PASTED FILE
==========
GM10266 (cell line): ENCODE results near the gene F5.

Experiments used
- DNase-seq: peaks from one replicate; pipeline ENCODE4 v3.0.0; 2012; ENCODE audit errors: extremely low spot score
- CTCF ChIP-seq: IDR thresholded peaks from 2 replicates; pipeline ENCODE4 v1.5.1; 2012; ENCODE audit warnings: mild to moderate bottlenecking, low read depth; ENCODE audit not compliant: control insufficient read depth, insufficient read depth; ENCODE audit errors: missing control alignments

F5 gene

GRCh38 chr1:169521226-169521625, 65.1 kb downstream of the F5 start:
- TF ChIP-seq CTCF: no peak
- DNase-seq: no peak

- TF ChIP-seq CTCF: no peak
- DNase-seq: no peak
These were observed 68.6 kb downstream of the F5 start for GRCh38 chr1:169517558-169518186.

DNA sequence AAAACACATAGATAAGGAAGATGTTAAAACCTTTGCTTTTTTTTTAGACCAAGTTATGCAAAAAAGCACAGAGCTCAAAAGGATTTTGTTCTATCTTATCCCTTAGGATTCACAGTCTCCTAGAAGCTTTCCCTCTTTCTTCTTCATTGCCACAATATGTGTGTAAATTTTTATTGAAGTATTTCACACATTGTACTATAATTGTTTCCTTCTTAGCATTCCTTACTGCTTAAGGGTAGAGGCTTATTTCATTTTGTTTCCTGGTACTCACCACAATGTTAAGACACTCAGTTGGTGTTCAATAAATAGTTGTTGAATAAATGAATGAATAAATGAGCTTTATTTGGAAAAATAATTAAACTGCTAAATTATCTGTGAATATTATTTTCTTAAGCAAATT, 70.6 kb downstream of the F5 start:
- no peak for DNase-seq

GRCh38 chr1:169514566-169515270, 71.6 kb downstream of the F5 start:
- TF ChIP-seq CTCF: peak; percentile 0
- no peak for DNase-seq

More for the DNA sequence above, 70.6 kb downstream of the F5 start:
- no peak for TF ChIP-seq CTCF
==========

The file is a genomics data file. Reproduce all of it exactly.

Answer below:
GM10266 (cell line): ENCODE results near the gene F5.

Experiments used
- DNase-seq: peaks from one replicate; pipeline ENCODE4 v3.0.0; 2012; ENCODE audit errors: extremely low spot score
- CTCF ChIP-seq: IDR thresholded peaks from 2 replicates; pipeline ENCODE4 v1.5.1; 2012; ENCODE audit warnings: mild to moderate bottlenecking, low read depth; ENCODE audit not compliant: control insufficient read depth, insufficient read depth; ENCODE audit errors: missing control alignments

F5 gene

GRCh38 chr1:169521226-169521625, 65.1 kb downstream of the F5 start:
- TF ChIP-seq CTCF: no peak
- DNase-seq: no peak

- TF ChIP-seq CTCF: no peak
- DNase-seq: no peak
These were observed 68.6 kb downstream of the F5 start for GRCh38 chr1:169517558-169518186.

DNA sequence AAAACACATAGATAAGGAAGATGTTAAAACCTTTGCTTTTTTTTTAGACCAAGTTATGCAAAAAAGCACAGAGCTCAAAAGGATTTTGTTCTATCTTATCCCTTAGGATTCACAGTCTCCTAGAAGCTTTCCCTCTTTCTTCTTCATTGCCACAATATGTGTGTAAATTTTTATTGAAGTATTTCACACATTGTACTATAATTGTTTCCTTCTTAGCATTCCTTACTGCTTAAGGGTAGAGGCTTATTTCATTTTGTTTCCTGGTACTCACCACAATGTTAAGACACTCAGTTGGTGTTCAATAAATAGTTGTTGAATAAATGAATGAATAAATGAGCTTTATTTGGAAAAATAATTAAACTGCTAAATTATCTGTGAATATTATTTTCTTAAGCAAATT, 70.6 kb downstream of the F5 start:
- no peak for DNase-seq

GRCh38 chr1:169514566-169515270, 71.6 kb downstream of the F5 start:
- TF ChIP-seq CTCF: peak; percentile 0
- no peak for DNase-seq

More for the DNA sequence above, 70.6 kb downstream of the F5 start:
- no peak for TF ChIP-seq CTCF